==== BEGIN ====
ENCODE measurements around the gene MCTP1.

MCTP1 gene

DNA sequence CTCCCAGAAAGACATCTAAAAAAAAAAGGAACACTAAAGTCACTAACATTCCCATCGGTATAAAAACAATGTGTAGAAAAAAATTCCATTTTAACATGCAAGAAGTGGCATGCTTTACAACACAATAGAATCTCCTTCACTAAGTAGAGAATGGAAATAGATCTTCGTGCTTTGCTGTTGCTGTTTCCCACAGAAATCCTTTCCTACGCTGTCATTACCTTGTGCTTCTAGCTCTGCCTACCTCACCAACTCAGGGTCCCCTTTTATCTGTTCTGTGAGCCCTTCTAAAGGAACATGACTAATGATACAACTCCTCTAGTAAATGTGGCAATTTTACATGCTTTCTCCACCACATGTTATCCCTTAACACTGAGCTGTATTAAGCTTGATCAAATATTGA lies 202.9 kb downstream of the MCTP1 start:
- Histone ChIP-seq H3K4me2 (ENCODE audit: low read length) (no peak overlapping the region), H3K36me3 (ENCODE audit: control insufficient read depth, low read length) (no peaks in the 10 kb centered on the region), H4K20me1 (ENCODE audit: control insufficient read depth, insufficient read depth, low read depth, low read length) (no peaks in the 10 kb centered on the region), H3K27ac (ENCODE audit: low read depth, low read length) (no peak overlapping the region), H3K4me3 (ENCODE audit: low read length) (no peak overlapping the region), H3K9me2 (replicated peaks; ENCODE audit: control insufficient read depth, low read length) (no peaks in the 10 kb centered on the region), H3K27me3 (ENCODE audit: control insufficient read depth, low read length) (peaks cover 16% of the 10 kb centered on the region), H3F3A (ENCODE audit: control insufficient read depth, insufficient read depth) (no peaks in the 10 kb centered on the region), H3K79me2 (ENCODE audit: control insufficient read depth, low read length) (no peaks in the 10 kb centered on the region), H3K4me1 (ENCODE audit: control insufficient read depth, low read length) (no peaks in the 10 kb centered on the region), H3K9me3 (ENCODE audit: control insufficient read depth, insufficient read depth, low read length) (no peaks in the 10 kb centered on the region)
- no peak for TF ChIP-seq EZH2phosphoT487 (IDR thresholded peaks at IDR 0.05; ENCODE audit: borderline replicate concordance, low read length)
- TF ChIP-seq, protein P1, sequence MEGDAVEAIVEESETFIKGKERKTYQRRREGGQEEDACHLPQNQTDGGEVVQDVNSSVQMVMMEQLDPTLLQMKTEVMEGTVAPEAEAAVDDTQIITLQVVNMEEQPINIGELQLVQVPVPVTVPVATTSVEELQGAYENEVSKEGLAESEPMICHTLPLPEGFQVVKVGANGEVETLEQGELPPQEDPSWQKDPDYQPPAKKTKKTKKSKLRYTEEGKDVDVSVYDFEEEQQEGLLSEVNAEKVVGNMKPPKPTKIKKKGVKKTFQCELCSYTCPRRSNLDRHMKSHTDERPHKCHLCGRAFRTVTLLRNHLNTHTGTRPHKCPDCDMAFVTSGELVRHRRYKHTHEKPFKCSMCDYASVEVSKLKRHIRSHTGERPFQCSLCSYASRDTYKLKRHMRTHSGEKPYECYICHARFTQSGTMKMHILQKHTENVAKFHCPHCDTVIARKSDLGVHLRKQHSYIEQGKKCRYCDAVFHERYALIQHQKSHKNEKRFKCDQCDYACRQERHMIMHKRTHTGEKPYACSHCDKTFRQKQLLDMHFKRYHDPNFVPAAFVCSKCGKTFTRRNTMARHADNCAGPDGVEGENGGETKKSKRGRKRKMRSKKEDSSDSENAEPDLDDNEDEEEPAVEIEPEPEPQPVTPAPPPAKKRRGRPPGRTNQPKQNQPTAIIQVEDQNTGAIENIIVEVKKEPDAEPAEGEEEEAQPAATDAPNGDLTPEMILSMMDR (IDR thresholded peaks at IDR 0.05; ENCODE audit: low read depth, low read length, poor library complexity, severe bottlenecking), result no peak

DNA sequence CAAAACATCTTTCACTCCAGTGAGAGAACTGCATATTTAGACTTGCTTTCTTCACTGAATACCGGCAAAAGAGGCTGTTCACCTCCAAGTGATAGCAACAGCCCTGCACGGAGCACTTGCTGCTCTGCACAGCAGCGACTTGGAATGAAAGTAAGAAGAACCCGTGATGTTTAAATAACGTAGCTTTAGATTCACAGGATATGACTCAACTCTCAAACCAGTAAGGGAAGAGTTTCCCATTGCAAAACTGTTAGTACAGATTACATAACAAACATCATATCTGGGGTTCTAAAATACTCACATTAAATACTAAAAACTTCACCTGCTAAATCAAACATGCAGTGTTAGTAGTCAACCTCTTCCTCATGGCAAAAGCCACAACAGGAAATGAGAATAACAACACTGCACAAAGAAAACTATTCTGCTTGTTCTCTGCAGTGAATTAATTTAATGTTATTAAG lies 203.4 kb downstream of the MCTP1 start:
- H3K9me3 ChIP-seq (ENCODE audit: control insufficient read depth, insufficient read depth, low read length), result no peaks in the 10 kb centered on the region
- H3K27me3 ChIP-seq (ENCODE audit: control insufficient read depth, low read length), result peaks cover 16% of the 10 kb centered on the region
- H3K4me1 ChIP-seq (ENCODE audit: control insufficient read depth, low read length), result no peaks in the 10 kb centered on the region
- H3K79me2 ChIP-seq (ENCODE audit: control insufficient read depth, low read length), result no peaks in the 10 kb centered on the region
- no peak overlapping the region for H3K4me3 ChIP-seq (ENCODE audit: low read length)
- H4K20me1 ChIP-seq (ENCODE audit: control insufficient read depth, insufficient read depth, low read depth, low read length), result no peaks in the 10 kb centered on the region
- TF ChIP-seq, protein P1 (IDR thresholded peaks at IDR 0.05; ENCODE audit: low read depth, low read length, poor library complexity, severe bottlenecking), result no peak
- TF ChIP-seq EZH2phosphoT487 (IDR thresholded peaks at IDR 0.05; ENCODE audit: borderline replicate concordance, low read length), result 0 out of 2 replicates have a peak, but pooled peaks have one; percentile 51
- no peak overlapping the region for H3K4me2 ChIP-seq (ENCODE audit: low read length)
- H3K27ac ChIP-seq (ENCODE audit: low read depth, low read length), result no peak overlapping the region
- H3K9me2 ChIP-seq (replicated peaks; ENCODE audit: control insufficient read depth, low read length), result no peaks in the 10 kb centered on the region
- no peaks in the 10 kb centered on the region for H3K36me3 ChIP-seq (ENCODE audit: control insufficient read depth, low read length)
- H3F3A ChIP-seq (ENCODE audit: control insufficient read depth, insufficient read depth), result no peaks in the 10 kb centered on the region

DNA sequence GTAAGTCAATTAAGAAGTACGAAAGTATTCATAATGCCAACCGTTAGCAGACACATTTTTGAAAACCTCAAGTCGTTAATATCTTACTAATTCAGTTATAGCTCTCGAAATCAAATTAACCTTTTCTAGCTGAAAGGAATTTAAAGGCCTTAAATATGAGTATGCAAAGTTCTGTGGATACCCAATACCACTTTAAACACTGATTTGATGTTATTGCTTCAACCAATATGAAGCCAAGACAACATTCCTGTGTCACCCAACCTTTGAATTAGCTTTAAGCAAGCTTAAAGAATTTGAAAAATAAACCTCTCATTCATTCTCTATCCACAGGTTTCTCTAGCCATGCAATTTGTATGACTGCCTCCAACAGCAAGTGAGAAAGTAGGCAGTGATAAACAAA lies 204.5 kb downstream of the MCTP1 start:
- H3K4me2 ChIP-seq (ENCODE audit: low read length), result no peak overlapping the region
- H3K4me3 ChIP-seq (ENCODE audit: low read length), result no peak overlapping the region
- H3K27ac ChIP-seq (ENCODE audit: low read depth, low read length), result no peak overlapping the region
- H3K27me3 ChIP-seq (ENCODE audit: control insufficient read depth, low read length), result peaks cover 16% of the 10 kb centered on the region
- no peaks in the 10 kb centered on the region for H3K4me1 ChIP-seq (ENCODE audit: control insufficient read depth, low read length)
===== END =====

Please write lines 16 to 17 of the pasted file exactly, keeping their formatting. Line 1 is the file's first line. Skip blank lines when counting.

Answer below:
- no peak overlapping the region for H3K4me2 ChIP-seq (ENCODE audit: low read length)
- H3K27ac ChIP-seq (ENCODE audit: low read depth, low read length), result no peak overlapping the region